Premenstrual Dysphoric Disorder

Premenstrual dysphoric disorder (PMDD) is a very severe disorder, which can cause many emotional and physical symptoms every month during the week or two before you start your period. While many people who are able to have periods may encounter some mild indications of PMS, if you have PMDD these symptoms are much worse and can have a serious influence on your life. Experiencing PMDD can make it difficult to work, socialize and have healthy relationships. In some cases, it can also lead to suicidal thoughts.


If you have PMDD, you might find that you experience some of the symptoms listed below. But it's different for many people, so you might also undergo other kinds of feelings which aren't listed.

Emotional experiences:

  • mood swings

  • feeling upset or tearful

  • feeling angry or irritable

  • feelings of anxiety

  • feeling hopeless

  • feelings of tension or being on edge

  • difficulty concentrating

  • feeling overwhelmed

  • lack of energy

  • less interest in activities you normally enjoy

  • suicidal thoughts

Physical and behavioral experiences:

  • breast tenderness or swelling

  • pain in your muscles and joints

  • headaches

  • feeling bloated

  • changes in your appetite such as overeating or having specific food cravings

  • Sleeping problems

  • finding it hard to avoid or resolve conflicts with people around you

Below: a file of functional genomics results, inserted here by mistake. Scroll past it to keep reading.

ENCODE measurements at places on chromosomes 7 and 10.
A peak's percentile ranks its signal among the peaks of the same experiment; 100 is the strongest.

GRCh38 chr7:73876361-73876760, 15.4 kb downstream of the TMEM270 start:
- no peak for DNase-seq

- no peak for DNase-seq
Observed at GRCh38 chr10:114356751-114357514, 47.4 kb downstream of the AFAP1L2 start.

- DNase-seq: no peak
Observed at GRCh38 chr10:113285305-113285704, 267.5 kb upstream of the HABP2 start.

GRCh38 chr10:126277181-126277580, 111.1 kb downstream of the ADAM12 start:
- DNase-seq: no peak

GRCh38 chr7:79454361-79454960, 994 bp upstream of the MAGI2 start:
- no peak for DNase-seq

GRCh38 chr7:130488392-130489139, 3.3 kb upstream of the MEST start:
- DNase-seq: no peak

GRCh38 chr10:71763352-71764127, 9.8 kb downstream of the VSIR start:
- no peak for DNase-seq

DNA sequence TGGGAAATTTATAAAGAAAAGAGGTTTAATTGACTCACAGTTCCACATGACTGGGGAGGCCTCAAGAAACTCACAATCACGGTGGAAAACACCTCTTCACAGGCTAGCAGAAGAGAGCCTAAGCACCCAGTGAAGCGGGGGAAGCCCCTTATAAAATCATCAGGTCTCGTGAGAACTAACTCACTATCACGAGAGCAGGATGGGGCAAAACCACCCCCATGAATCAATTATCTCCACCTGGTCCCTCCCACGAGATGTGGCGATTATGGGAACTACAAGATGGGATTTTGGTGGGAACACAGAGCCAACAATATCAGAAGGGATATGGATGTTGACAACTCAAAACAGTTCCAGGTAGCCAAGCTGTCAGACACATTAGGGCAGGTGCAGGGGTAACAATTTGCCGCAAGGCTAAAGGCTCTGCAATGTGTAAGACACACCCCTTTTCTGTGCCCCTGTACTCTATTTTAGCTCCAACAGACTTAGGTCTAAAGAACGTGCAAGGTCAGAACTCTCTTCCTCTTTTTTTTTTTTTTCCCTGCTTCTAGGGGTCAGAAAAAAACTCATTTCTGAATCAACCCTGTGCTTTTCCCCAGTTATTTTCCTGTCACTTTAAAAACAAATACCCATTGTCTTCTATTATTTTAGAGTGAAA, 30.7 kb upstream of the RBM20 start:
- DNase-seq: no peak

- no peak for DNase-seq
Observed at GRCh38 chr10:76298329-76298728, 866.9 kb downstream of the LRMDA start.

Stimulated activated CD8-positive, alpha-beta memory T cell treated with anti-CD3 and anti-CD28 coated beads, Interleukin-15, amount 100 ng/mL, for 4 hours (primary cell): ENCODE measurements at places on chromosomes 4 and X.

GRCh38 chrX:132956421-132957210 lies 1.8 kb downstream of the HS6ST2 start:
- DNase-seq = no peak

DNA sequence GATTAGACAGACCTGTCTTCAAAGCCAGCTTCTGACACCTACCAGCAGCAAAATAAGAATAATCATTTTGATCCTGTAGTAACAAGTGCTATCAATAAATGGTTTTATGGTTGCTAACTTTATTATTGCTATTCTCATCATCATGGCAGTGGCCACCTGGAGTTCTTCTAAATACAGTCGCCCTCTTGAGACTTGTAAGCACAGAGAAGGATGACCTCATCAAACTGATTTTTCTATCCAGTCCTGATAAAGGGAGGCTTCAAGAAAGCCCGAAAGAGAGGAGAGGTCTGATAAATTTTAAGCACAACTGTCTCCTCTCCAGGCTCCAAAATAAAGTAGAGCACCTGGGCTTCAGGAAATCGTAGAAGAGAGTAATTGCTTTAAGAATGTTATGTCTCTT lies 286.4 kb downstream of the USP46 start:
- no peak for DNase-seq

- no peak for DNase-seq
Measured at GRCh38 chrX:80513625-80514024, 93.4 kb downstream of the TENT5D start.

• becoming very upset if you feel that others are rejecting you

You will typically only experience these symptoms for a week or two before your period starts and the symptoms follow your menstrual cycle, so you might notice that they start to get better when you get your period and will typically have disappeared by the time your period is finished.


The exact causes are still not fully understood but some possible factors are:

  • Being very sensitive to changes in hormone levels: recent research suggests that PMDD is linked with increased sensitivity to the normal hormonal alterations that occur during your monthly menstrual cycle.

  • Genetics: some research suggests that this increased sensitivity to changes in hormone levels may be caused by genetic variations.

Some other research has shown that in some cases PMDD may be connected to stressful and traumatic past events (such as emotional or physical abuse), but there's no proof to exactly explain how or why.


There are a number of different treatments that have been found to work for some people, but it again varies for every person. Some treatments include:

  • Talking treatments

  • Antidepressants

  • Painkillers/Anti-inflammatory drugs

  • Combined oral contraceptives

  • GnRH analouge injections

  • Surgery


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